HUTCHINSON, Kan. (AP) — Four hours earlier, Meghan Talley was below the Fourth Avenue bridge, wondering what she had gotten herself into.

"I didn't know these girls from Adam," the Langdon woman said. "Was I nervous?" Yeah, I was."

But after spending a half day on a tube floating the Arkansas River together - Talley; Amy Weedon, Wichita; and Janice Glass, Arlington; were already making plans for the next outing.

It seems floating the mighty Ark has never been so attractive.

It's a river with sandbars perfect for picnicking. It's perfect for spotting wildlife like deer and waterfowl that are searching for respite among the slow-flowing waters. And for Talley, it was four hours of taking in the world at a slower pace.

Scott and Michele Brown are instrumental providing a way for residents to get on the river and enjoy its beauty. They launched Arkanoe. It's the area's only kayak, canoe and tube rental and shuttle service last year.

The river's increasing popularity is evident from their rentals, Scott told The Hutchinson News . They reached last year's total rental numbers by mid-July. Because of the demand and success of their business, they plan to extend the floating season until at least mid-October.

"I'm amazed, but I'm not amazed," said Michele. "I knew it was going to be popular, but I didn't know it was going to catch on this quickly."

Kansas has only three navigable rivers in the state and is open to the public for use — the Kansas, the Missouri and the Arkansas.

The Arkansas River is the sixth longest river in the United States. It crosses Kansas from west to east. It once sported ferries to help wagons and cars forge the wide river - even in western Kansas.

These days, the western half of the Ark is largely bone dry from Garden City to well past Dodge City. But the other half of the river — from Great Bend to the Oklahoma border, is considered a paddler's destination.

Last year, the National Park Service last year named the 192-mile stretch of river into a National River Trail — similar to what was done on the Kansas River in 2012.

It's helped spur activity, said Wally Seibel, with the Arkansas River Coalition.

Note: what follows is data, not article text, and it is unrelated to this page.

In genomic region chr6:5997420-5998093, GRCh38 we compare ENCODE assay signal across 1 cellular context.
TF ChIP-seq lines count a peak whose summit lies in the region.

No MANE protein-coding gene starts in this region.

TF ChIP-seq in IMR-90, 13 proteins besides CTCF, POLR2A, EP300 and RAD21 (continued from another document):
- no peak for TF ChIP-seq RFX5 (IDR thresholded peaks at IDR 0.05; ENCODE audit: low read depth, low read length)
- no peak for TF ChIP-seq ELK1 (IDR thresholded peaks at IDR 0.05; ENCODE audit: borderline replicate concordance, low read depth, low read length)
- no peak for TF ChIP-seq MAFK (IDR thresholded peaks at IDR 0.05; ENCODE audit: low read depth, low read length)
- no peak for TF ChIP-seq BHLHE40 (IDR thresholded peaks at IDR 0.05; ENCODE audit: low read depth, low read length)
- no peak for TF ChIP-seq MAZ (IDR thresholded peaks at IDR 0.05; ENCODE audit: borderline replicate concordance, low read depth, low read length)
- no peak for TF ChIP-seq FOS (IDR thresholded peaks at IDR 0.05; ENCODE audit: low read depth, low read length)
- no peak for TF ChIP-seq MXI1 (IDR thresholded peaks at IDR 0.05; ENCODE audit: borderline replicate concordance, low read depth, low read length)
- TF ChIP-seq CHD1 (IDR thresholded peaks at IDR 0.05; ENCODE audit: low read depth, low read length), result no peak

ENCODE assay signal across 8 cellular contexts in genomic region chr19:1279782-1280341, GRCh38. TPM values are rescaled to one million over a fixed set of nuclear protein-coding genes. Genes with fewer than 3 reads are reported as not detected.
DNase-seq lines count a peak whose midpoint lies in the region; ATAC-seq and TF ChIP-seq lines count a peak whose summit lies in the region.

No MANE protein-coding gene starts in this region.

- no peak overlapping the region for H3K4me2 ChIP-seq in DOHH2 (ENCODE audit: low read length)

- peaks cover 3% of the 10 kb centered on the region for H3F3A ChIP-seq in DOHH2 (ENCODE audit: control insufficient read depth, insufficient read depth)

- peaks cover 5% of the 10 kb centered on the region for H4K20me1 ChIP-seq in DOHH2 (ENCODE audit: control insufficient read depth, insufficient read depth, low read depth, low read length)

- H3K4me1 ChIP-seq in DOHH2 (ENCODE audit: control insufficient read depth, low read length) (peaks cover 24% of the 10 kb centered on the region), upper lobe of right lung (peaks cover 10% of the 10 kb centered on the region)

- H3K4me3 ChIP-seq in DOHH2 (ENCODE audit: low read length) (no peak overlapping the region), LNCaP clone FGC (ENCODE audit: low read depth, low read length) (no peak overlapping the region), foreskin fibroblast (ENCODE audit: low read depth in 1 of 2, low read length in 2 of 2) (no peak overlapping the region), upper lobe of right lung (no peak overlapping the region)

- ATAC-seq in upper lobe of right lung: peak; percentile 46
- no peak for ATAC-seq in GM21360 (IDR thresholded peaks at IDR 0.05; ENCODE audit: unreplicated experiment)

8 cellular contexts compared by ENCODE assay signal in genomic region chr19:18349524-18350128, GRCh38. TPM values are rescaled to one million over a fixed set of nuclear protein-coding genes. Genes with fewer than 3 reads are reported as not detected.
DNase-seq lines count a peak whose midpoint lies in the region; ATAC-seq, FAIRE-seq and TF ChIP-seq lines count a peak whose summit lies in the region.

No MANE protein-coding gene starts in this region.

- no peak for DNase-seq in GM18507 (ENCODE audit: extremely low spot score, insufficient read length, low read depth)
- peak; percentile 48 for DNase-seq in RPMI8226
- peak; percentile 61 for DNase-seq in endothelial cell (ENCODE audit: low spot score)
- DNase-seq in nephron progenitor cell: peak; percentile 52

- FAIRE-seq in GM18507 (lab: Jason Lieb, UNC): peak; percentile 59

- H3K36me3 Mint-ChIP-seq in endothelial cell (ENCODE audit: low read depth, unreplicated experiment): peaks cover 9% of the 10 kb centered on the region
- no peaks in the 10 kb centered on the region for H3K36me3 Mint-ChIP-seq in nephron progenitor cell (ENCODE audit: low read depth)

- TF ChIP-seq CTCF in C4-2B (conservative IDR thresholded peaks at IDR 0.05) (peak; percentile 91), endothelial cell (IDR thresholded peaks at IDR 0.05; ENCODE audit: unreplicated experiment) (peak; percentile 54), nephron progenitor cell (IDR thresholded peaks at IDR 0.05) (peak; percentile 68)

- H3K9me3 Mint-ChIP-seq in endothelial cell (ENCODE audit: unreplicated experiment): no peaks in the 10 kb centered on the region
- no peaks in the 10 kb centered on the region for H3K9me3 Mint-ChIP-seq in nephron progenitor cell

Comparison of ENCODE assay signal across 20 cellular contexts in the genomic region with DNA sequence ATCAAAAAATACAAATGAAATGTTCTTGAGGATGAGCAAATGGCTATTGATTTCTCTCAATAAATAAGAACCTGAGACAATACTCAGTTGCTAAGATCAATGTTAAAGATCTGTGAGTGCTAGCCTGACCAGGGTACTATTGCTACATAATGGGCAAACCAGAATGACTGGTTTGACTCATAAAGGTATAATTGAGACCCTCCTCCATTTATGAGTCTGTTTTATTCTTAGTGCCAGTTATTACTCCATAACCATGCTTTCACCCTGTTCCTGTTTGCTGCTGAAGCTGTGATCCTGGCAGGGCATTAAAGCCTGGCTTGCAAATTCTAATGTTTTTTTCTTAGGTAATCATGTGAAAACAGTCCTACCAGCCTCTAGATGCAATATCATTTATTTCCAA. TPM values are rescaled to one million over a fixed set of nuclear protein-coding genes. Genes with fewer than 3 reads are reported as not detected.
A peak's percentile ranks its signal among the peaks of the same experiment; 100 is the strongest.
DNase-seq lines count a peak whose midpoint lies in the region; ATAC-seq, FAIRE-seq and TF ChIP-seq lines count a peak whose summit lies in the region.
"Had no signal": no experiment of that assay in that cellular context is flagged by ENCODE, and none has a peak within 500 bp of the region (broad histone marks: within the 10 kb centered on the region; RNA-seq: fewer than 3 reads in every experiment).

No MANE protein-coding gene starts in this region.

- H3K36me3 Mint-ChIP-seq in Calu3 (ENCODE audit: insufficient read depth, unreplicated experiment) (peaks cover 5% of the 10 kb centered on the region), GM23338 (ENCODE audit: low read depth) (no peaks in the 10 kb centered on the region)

"Yes, we are definitely seeing more," said Seibel. "We conduct floats quite frequently on the river here in (Wichita), and it has gotten to the point we have to limit the numbers of participants we can accept."

Making the river more available is a lot of the reason the river has become popular. Twenty years ago, when he bought his first kayak, he couldn't find one in Wichita. Today, there are several stores people can purchase one. Moreover, the coalition has worked to open up public access points for floaters to get on and off the river.

There are currently more than 40 access points along the river, according to the coalition's website.

"It's just become so popular," said Seibel. "Kayaking has become more popular with more and more participants. It's just relaxing, low cost recreation and a lot of people are taking advantage of it."

The Browns are among the longtime river enthusiasts. Both artists, the river has been the perfect place to search for discarded items - including pieces of glass and pottery that they often use in their mosaics.

They decided to turn their hobby into a business. Scott, who teaches at Hutchinson Community College, spends the summers porting passengers to the Fourth Avenue river bridge, where they launch their five-mile trip to Carey Park.

It's one of what appears to be only two rental and shuttle companies on the Ark. Scott said he knew of a service near Arkansas City.

"But it is a lot different river," he said of the southern leg of the Arkansas River. "It is wide and very shallow, and it is running straight south in the prevailing Kansas wind."

Scott said he has noticed more people visiting the river, as well.

"We see a lot more people out here, and not just with us," he said.

The Browns continually introduce new floaters to the river. About a third of the floaters are from Hutchinson, the rest are from Wichita and other points across the state.

They range from families to youth groups to couples celebrate 60th wedding anniversaries.

"We had a gal who was doing 48 states in 48 days. When she zipped through Kansas, she took a tube trip with us for her time in Kansas. I thought that was pretty cool."

Talley and her new friends took their trip Aug. 8. Talley's boss, Cara, had planned to go with her friends on the excursion, but had to back out at the last minute. She asked Talley to go in her place.

"It was fun, definitely a good time," said Amy Weedon.

Next year, the Browns hope to add an 11-mile trip from Nickerson. For now, they are hoping to aid more floaters through the fall, including during the Kansas State Fair.

"It's hard work, and it is physical," said Scott of the business. "But it has been fun. "It's a great way to see a beautiful side of Kansas."


Information from: The Hutchinson (Kan.) News,